Privacy in Mind – Browser Configuration

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Working in the IT – let’s one understand how Privacy is not really a case for many large companies out there. Just a quick story how I handle my browser.

I totally agree that some kind of information is kind of necessary for one or the other. To give away personal data because you have purchased something online is just fine. It is actually very necessary. Purchasing a product, either a virtual good, a physical good or just a service is also agreeing to a contract. And to have a legal contract it is necessary to have both parties names and address, the date of purchase, the payment method, the good and the agreed price and it’s conditions. Also to anonymously track a user and his browsing behavior on your website is fine as well, to be able to understand a users behavior and optimize your site. But what is absolutely not OK, is to track a user beyond that.

Many of them are well known and obvious. Like Google, Twitter and Facebook. When ever you visit a Website that shows how may followers they have on Facebook, Facebook knows that you have visited that site. Same is for Twitter, and of course Google. But there are plenty Ad-Networks under the radar which are not so obvious and not well known, but every time you visit a website, which is part of that ad network, that ad network knows who you are.

Some long time ago, I have seen a talk where a spokesperson of Germany’s Spiegel.de was part of, and who was saying that the newspaper industry gets in troubles because of ad-blockers. I understand the importance of journalists and newspapers. They definitely need the money to investigate things. But I don’t feel that my personal privacy is less worth. When I visit Spiegel.de, my adblocker shows me a total of 9 trackers are being blocked. On Germany’s faz.net I see a total of 12 trackers being blocked. And I am sure there are plenty of sites out there with plenty much more trackers running on them. And to fix their financial problems, which I am surely not in charge with, they should stop using ad networks. Just serving the ads on their own system or own domain would fix things. When Spiegel.de and many others would serve their ads using their own domain, then a adblocker cannot even block those ads. Adblocker just block URLs from delivering content. When the domain www.spiegel.de is serving ads and the content, then my adblocker would not block it, because that domain has also the content I want to be delivered. And btw. These days all huge companies and websites switch on SSL. Guess why some newspapers or other sites don’t? Because the ad network is not SSL ready and with SSL enabled, you cannot get so many data from a visitor and where he was browsing before.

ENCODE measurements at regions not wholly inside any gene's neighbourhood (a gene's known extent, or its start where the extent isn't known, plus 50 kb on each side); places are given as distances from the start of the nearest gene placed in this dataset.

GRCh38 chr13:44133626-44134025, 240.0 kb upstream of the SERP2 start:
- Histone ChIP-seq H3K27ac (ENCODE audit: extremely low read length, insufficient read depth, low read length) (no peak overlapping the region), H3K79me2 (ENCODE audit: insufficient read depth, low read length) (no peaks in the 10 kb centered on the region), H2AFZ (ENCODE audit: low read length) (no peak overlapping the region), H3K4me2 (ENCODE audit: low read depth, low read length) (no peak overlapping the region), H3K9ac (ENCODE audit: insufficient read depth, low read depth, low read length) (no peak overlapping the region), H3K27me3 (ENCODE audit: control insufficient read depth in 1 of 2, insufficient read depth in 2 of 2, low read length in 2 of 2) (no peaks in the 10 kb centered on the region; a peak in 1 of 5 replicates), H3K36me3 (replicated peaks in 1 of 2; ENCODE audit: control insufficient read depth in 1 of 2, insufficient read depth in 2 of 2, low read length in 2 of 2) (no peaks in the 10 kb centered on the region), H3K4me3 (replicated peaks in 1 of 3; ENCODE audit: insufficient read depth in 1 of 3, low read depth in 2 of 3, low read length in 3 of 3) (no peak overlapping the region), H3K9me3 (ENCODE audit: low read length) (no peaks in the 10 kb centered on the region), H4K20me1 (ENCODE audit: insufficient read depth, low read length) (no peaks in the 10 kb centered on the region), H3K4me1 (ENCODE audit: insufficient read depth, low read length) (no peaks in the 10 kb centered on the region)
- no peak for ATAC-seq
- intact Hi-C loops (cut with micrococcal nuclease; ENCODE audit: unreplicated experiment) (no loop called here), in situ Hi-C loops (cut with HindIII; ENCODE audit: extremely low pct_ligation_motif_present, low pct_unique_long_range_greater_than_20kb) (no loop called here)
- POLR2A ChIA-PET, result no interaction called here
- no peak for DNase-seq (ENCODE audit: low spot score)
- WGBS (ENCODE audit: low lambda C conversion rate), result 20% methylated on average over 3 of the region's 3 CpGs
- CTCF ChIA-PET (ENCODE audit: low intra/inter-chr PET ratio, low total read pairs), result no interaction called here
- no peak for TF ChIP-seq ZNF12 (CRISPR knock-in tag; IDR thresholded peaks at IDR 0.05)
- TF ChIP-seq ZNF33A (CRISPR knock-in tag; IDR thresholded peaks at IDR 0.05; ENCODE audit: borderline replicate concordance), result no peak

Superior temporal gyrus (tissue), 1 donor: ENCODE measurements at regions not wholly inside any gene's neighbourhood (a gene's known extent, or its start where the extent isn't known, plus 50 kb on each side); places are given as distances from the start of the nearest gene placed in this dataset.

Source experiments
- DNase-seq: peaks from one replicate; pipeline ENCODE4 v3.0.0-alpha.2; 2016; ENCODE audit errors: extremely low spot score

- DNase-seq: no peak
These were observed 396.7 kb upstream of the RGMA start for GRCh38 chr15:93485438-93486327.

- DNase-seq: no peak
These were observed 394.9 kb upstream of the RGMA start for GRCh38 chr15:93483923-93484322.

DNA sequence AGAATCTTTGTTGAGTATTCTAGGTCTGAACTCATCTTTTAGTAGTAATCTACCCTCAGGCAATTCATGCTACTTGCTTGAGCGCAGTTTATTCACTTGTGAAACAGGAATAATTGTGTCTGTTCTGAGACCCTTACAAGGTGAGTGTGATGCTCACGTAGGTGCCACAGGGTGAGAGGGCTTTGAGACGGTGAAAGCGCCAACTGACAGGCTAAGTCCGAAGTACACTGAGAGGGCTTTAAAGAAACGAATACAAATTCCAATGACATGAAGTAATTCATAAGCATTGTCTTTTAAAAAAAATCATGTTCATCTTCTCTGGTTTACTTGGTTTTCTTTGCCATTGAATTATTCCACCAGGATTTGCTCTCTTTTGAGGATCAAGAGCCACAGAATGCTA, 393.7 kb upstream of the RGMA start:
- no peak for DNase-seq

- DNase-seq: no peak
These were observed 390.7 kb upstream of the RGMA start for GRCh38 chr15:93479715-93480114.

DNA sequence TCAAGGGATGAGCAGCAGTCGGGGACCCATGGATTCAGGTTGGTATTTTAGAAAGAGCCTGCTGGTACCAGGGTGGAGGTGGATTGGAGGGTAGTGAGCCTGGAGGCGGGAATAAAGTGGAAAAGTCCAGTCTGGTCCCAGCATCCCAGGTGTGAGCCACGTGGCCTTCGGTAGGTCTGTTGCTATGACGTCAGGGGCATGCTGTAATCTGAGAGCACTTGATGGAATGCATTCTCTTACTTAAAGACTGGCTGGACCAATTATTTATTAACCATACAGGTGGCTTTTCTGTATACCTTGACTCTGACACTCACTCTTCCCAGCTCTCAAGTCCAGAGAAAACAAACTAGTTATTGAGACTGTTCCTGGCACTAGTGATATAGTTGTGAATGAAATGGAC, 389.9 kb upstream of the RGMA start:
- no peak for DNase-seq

Ad Networks do connect dots under the hood. Imagine a hundred different websites, with completely different content on it, have partnered with the same ad network. When you visit 10 of them, the ad network knows exactly who you are and what you are looking for. And every time you visit one of these websites, they know you were there. Everybody will tell you the data is anonymous. [My Opinion] But I am sure it is not. There are lots of tools out there that help one to combine and connect data and it will end up in them knowing exactly who you are. Including your name, physical address, your phone number, that you are married to person X, you have X children, X pets, you roughly spend X amount for electronics, x amount for food and so on and one.[My Opinion END] These tools are just there and connecting the dots. One example is Mautic. Just search for it.